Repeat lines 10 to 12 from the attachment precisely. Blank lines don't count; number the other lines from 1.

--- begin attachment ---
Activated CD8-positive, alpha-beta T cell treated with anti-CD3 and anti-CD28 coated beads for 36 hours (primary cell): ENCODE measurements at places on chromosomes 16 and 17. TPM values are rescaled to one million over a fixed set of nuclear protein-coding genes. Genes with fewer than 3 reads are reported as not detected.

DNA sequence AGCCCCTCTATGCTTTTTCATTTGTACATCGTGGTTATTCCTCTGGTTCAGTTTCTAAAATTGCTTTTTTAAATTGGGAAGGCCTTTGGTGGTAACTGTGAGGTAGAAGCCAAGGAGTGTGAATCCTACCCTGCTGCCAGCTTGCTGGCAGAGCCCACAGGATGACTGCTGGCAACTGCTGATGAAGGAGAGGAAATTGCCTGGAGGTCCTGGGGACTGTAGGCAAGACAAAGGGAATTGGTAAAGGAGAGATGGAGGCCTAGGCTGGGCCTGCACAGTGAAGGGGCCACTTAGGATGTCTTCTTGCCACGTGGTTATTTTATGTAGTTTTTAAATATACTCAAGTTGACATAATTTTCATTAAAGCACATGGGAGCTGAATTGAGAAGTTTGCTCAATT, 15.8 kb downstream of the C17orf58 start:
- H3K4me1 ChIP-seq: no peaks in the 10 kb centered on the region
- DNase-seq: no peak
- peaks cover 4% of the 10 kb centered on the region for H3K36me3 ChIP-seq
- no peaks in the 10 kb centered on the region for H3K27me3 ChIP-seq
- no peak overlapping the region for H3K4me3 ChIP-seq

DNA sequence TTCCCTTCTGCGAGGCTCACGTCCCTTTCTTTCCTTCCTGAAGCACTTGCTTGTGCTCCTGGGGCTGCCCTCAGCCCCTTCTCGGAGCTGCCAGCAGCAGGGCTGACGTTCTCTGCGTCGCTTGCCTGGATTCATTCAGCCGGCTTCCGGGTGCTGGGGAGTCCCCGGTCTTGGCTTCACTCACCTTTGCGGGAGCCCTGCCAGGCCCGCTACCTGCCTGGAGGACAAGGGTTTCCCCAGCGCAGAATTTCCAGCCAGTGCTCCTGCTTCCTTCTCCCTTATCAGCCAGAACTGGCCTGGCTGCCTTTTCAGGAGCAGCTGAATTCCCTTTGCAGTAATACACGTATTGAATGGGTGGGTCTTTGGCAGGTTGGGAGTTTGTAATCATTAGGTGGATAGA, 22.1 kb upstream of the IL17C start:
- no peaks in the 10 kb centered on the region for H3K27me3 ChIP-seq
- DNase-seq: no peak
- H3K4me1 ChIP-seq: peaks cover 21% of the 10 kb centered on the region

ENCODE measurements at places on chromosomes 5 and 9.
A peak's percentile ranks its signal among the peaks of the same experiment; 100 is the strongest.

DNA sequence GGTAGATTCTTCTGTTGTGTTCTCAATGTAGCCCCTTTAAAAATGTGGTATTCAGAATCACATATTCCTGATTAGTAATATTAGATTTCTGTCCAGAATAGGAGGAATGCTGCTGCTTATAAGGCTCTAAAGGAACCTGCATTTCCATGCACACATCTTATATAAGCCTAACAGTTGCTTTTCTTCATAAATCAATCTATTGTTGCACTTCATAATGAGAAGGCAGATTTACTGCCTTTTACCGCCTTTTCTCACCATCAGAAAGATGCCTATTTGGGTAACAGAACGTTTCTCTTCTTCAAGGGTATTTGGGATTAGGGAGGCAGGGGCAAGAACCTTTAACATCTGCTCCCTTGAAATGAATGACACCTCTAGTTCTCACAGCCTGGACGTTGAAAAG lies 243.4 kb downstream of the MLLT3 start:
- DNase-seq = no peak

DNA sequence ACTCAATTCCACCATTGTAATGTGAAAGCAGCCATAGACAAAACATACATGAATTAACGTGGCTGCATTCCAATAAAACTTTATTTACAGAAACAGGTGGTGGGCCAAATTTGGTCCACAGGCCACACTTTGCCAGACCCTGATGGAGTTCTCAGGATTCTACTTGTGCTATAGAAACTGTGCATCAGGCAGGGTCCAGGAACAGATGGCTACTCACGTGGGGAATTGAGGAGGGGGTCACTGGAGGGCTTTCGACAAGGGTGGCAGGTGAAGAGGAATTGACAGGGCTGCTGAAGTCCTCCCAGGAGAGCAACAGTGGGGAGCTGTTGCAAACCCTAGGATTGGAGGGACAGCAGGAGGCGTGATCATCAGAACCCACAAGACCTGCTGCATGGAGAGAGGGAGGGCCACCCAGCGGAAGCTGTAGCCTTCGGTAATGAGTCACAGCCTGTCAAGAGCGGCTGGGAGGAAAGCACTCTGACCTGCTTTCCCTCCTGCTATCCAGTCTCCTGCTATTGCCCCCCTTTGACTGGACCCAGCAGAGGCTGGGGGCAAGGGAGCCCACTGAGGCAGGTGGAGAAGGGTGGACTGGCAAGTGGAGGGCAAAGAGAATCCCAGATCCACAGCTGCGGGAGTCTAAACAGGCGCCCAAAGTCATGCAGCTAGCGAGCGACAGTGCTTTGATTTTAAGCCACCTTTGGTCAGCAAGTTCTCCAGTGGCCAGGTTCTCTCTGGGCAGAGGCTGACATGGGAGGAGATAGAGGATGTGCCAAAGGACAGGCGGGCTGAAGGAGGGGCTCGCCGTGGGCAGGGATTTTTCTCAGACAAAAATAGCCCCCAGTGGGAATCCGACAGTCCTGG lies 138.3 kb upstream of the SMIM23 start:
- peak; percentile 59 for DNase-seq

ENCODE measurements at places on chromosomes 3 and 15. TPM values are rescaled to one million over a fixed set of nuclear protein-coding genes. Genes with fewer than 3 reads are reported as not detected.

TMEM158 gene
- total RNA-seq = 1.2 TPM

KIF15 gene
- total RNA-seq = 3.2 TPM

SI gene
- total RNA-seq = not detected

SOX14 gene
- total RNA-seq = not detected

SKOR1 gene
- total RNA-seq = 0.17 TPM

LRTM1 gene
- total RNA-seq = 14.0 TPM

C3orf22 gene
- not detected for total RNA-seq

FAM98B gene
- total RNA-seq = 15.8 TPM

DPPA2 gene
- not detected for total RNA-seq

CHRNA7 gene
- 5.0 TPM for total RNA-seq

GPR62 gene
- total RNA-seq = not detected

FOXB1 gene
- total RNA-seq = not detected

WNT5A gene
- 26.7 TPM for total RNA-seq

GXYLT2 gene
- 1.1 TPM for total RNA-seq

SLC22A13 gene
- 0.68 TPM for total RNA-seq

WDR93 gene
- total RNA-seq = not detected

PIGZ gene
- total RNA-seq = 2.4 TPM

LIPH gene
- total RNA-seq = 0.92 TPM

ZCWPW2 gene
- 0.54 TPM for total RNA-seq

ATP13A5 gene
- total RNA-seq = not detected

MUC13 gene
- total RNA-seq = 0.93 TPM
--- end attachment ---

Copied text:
- DNase-seq: no peak
- H3K4me1 ChIP-seq: peaks cover 21% of the 10 kb centered on the region

ENCODE measurements at places on chromosomes 5 and 9.